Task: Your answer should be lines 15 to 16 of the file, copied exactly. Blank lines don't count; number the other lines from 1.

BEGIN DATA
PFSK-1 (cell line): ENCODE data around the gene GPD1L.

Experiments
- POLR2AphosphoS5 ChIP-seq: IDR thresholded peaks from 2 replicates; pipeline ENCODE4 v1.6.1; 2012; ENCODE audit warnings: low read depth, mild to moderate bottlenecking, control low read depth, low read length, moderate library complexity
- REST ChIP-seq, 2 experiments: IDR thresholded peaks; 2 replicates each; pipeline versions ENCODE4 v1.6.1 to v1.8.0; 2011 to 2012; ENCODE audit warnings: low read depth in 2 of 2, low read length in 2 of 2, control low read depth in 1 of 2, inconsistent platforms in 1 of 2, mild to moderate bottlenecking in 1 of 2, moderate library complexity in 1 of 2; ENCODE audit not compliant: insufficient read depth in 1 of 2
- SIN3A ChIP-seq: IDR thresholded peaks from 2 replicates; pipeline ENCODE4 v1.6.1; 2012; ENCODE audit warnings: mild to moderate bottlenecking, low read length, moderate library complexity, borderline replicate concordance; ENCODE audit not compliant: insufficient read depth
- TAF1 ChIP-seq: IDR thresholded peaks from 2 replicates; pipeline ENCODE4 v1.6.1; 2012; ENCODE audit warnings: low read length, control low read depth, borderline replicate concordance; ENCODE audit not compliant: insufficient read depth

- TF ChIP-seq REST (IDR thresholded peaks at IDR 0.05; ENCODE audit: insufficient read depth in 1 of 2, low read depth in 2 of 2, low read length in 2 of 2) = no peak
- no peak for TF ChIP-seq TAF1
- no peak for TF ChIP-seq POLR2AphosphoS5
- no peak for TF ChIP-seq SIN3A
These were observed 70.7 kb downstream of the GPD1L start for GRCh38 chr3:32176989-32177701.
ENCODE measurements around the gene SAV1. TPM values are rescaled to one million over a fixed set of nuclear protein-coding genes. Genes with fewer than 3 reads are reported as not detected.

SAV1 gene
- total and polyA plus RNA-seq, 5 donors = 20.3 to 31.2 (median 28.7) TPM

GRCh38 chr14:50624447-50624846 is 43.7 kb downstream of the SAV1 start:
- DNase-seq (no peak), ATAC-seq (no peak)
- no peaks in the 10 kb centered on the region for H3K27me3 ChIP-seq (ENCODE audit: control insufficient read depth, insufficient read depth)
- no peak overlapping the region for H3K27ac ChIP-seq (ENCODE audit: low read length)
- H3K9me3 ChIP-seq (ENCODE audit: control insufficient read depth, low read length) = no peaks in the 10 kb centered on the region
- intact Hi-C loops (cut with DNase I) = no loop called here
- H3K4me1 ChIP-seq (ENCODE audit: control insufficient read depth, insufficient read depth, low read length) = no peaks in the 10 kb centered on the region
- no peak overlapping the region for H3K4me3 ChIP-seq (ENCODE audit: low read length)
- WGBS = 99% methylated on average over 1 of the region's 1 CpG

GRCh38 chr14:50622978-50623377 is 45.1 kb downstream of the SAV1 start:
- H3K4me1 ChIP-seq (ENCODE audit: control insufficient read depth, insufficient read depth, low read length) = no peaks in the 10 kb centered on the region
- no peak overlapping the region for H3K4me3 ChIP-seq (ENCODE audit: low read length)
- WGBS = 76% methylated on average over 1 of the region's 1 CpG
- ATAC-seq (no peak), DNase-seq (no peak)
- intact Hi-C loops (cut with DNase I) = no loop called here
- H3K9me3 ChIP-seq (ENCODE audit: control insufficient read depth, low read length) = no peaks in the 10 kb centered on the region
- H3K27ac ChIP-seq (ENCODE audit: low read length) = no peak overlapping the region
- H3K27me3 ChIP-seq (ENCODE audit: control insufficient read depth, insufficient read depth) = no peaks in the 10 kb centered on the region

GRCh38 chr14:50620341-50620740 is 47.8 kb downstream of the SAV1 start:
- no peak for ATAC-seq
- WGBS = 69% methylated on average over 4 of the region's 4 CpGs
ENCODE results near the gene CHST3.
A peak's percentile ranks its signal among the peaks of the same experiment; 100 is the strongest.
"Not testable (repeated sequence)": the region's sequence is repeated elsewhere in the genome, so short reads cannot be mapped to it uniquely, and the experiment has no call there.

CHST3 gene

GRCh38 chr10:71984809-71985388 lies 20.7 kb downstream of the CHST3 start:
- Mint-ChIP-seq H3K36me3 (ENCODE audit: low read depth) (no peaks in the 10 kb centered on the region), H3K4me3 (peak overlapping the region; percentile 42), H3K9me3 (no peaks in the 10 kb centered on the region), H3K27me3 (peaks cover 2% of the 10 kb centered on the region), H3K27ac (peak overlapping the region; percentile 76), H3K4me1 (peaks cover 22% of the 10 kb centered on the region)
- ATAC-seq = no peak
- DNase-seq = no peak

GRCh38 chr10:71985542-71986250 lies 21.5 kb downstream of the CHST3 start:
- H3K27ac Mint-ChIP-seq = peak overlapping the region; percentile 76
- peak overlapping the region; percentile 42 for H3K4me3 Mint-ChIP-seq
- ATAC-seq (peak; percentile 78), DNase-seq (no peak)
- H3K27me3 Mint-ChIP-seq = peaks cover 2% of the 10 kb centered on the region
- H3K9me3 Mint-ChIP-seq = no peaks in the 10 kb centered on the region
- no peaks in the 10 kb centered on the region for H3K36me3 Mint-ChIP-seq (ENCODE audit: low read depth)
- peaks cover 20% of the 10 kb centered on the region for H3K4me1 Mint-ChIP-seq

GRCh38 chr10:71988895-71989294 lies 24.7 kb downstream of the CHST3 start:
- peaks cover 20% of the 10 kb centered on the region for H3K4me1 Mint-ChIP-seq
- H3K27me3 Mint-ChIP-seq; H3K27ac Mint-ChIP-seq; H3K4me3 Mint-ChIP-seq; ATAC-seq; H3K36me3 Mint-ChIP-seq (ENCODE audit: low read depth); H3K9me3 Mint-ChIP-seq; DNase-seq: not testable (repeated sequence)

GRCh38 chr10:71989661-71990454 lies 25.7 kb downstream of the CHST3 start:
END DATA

GRCh38 chr14:50624447-50624846 is 43.7 kb downstream of the SAV1 start:
- DNase-seq (no peak), ATAC-seq (no peak)